Back to reality. Don’t you just love poetry? Isn’t it fascinating how eight words from an anarchic, snarling punk band can eloquently crystallize the shameless madness that underlies what these luminaries have to say about the environment, when they live jet-set lifestyles that 90 percent of the world can only dream about?
Sharp-eyed climaters will point out that Dr. Suzuki buys carbon credits and therefore travels guilt free. It would be great to see his calculations, because he indirectly (and ironically) brings up a major problem that is never addressed. Do his carbon offsets include provisions for the finding, development, production, processing and transportation of the plane’s fossil fuels? And what about the environmental footprint of building and maintaining airports, all necessary so that he can fly? These are the burdens that were placed on Energy East – to justify building it, it was deemed necessary to calculate and include all that – so that’s the new benchmark right? Does Dr. Suzuki factor into his calculations that it is millions of Dr. Suzukis doing exactly what he does that creates all the emissions? And that buying offsets for a plane’s fuel is mockingly ironic, because to burn that fuel for travel requires the entire global infrastructure that consumes all those fossil fuels he tries so very hard to keep in the ground?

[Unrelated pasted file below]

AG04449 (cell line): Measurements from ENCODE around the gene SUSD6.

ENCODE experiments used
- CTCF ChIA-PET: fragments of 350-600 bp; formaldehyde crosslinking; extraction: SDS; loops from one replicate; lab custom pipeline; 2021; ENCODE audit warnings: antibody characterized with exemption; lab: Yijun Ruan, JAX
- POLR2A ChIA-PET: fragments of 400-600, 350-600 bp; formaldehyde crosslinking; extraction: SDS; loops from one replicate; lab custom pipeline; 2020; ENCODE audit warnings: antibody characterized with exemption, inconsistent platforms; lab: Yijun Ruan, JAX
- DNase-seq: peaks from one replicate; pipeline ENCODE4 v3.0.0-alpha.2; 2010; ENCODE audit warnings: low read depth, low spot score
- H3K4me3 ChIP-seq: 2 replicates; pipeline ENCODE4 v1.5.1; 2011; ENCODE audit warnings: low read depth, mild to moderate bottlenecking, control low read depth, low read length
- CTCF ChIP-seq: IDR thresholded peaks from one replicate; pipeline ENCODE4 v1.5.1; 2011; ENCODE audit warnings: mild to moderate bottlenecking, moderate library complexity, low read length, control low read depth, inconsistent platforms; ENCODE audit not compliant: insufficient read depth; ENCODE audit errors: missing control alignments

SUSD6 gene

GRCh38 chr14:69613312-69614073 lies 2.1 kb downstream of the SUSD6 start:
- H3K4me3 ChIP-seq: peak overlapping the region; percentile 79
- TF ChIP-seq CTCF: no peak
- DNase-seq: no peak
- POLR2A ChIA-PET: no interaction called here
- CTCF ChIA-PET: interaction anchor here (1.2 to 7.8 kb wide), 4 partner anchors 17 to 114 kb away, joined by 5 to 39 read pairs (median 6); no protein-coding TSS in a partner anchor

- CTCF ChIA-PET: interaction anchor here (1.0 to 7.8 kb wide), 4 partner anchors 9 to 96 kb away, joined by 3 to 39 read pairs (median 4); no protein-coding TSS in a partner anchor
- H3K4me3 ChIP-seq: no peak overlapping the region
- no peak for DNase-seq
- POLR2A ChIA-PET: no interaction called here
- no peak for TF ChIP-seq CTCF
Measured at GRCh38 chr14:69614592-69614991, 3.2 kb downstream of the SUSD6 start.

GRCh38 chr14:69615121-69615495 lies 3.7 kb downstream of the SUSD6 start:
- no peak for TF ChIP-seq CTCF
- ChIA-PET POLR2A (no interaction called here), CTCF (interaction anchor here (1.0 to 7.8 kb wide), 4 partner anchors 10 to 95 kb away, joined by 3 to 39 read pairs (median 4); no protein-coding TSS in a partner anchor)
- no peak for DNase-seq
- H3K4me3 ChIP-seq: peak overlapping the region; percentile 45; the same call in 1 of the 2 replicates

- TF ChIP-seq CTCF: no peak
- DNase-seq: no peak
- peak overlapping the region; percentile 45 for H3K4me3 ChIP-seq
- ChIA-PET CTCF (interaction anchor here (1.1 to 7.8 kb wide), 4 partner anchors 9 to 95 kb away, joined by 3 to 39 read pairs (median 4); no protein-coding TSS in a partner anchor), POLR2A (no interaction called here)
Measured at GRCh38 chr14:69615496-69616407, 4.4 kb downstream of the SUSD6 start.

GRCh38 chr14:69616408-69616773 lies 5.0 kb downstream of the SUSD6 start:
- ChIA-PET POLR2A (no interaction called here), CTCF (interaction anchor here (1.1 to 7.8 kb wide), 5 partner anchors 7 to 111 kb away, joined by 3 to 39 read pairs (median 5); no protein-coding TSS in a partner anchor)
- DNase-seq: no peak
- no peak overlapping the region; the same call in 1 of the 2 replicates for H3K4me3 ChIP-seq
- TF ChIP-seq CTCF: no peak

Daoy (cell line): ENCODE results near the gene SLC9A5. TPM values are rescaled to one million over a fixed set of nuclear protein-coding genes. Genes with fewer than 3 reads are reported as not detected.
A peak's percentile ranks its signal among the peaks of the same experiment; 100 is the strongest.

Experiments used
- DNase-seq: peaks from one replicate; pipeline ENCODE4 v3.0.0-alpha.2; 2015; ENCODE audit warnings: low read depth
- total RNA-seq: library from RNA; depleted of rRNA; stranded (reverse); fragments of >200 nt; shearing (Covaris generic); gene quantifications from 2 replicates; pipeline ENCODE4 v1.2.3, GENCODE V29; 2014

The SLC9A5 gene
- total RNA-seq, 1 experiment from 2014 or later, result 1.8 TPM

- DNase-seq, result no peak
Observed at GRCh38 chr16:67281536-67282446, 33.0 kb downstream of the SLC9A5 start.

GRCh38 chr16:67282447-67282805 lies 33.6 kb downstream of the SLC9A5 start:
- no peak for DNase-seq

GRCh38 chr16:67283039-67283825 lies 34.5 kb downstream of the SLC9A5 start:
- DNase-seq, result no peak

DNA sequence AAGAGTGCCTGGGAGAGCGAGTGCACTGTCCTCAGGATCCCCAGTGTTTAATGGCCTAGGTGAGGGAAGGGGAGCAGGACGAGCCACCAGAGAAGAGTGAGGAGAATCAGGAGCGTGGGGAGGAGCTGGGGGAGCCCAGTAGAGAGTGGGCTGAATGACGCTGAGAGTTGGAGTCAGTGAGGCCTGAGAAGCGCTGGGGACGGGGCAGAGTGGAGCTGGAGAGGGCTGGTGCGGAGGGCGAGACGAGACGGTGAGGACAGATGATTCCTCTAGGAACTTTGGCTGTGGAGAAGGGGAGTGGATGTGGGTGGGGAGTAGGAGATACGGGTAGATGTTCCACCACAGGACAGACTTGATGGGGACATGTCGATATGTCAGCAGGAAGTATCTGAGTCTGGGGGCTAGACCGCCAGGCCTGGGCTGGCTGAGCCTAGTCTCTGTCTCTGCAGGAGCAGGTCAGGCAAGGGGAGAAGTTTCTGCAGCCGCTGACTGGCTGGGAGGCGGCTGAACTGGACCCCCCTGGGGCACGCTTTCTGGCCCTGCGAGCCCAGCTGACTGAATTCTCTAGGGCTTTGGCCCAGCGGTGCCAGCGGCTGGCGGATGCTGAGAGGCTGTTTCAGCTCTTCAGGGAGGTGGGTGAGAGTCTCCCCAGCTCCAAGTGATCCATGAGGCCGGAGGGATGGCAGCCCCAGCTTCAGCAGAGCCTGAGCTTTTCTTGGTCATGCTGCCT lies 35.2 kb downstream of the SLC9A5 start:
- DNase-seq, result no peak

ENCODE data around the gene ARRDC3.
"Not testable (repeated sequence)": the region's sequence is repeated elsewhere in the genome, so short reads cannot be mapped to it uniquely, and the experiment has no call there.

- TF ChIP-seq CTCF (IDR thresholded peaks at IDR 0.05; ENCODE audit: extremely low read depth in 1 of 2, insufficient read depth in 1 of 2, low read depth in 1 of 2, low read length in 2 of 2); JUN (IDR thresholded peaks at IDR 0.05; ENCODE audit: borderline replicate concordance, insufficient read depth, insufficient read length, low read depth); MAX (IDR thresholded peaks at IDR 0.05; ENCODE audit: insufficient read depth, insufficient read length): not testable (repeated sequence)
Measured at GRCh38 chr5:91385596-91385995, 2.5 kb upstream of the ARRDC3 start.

Yes, I know, I’m also guilty of disrespect; here I am clearly mocking the globetrotters. Here’s an olive branch. Let’s all tackle this together. There is a simpler and cheaper way that is not controversial to anyone. Go get a marker and write “How to quit using fossil fuels” across the nearest mirror. And then look at it.